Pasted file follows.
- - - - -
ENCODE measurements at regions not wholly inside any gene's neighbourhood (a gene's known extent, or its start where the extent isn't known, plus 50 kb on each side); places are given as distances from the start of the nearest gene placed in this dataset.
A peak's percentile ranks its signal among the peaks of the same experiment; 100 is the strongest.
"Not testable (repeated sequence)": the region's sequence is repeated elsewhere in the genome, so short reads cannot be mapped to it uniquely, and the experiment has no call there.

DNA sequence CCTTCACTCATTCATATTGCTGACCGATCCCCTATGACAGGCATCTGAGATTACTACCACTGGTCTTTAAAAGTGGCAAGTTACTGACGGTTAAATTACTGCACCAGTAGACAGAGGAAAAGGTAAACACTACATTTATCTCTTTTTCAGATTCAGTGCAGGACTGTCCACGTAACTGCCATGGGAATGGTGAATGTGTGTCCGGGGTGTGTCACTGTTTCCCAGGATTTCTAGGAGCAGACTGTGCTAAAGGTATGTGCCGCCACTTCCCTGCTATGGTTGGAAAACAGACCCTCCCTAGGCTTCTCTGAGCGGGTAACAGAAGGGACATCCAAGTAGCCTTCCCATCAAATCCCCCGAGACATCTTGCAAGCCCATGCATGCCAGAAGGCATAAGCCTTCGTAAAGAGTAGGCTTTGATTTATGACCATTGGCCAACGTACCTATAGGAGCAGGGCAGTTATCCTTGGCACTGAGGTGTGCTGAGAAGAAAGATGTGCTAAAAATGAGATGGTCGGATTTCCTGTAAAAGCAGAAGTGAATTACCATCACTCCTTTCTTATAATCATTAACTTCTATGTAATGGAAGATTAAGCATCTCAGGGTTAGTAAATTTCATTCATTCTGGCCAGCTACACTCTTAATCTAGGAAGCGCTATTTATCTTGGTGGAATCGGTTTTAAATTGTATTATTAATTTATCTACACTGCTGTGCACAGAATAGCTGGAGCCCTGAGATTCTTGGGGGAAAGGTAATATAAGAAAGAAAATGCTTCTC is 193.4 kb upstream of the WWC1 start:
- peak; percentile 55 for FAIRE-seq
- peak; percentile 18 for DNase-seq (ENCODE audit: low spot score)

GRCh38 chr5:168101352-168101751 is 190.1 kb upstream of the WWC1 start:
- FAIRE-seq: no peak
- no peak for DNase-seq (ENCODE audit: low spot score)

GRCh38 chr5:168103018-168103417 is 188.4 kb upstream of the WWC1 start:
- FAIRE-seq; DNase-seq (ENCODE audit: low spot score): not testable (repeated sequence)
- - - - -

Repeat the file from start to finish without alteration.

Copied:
ENCODE measurements at regions not wholly inside any gene's neighbourhood (a gene's known extent, or its start where the extent isn't known, plus 50 kb on each side); places are given as distances from the start of the nearest gene placed in this dataset.
A peak's percentile ranks its signal among the peaks of the same experiment; 100 is the strongest.
"Not testable (repeated sequence)": the region's sequence is repeated elsewhere in the genome, so short reads cannot be mapped to it uniquely, and the experiment has no call there.

DNA sequence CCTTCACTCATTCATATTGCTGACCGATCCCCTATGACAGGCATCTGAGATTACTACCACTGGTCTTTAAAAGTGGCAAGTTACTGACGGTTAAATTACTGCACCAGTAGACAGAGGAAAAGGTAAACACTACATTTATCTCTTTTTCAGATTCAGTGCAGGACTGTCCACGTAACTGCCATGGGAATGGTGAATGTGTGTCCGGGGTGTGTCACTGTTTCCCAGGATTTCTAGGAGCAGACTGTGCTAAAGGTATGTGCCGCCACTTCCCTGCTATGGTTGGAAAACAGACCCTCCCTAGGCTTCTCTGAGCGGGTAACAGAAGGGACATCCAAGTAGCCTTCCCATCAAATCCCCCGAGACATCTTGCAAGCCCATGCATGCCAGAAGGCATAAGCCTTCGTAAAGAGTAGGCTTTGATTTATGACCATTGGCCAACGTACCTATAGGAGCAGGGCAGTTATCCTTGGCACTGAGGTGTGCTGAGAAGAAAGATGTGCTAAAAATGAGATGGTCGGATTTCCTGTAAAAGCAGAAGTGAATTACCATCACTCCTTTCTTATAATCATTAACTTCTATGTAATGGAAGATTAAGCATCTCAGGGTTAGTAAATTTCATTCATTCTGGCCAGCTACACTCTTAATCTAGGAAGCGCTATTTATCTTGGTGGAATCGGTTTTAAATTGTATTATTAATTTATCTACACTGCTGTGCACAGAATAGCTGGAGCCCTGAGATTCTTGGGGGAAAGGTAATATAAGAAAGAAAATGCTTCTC is 193.4 kb upstream of the WWC1 start:
- peak; percentile 55 for FAIRE-seq
- peak; percentile 18 for DNase-seq (ENCODE audit: low spot score)

GRCh38 chr5:168101352-168101751 is 190.1 kb upstream of the WWC1 start:
- FAIRE-seq: no peak
- no peak for DNase-seq (ENCODE audit: low spot score)

GRCh38 chr5:168103018-168103417 is 188.4 kb upstream of the WWC1 start:
- FAIRE-seq; DNase-seq (ENCODE audit: low spot score): not testable (repeated sequence)